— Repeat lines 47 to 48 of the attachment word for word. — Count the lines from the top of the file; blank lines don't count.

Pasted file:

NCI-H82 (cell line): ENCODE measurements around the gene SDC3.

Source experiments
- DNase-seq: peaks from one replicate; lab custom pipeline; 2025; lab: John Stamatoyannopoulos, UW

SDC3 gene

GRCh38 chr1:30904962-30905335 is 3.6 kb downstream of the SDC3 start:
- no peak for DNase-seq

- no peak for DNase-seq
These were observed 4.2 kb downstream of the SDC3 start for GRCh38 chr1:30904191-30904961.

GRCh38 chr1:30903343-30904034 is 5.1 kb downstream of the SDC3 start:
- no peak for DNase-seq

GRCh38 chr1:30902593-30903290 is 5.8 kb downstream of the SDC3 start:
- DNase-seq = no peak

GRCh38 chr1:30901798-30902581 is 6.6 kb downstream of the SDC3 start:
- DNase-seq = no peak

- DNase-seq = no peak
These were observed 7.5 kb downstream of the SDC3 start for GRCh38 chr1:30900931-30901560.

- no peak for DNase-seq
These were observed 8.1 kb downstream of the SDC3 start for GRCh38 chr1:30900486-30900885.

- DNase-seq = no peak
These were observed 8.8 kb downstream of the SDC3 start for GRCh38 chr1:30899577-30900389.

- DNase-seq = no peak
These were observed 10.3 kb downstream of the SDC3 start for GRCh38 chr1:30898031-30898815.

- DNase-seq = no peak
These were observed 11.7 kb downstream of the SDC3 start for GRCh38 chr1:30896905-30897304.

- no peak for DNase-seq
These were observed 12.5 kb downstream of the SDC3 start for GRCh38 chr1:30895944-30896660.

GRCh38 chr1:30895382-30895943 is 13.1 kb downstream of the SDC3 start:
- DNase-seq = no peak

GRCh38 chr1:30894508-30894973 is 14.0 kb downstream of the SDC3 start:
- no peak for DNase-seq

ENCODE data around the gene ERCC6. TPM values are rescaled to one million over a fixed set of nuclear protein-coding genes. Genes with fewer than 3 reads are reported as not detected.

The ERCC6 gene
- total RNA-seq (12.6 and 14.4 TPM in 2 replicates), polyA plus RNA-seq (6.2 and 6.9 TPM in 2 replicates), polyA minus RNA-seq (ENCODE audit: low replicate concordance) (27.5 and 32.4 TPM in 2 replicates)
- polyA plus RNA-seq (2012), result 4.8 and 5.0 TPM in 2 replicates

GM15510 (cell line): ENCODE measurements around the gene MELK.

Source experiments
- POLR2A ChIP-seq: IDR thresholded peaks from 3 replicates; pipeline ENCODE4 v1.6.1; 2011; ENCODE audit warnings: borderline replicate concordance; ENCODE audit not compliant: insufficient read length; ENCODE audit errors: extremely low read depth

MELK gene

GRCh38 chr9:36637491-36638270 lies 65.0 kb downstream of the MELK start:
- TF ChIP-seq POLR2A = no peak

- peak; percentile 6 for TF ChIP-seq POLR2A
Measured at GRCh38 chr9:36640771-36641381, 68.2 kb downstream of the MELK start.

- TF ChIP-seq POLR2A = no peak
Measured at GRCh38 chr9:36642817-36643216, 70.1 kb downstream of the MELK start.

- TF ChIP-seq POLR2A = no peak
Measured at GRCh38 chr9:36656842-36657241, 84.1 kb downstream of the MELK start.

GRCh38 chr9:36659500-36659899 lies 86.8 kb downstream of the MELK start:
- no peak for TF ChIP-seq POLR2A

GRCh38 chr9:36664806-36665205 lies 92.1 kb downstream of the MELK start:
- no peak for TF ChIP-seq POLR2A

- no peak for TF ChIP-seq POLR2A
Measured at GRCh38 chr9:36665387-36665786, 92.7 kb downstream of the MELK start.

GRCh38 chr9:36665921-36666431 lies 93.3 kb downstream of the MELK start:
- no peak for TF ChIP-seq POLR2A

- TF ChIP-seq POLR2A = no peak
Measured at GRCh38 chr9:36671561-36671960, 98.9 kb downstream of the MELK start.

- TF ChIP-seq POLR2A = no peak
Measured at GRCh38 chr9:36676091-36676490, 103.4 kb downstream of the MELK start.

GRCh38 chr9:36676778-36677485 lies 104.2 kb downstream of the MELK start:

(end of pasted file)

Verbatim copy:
GRCh38 chr9:36659500-36659899 lies 86.8 kb downstream of the MELK start:
- no peak for TF ChIP-seq POLR2A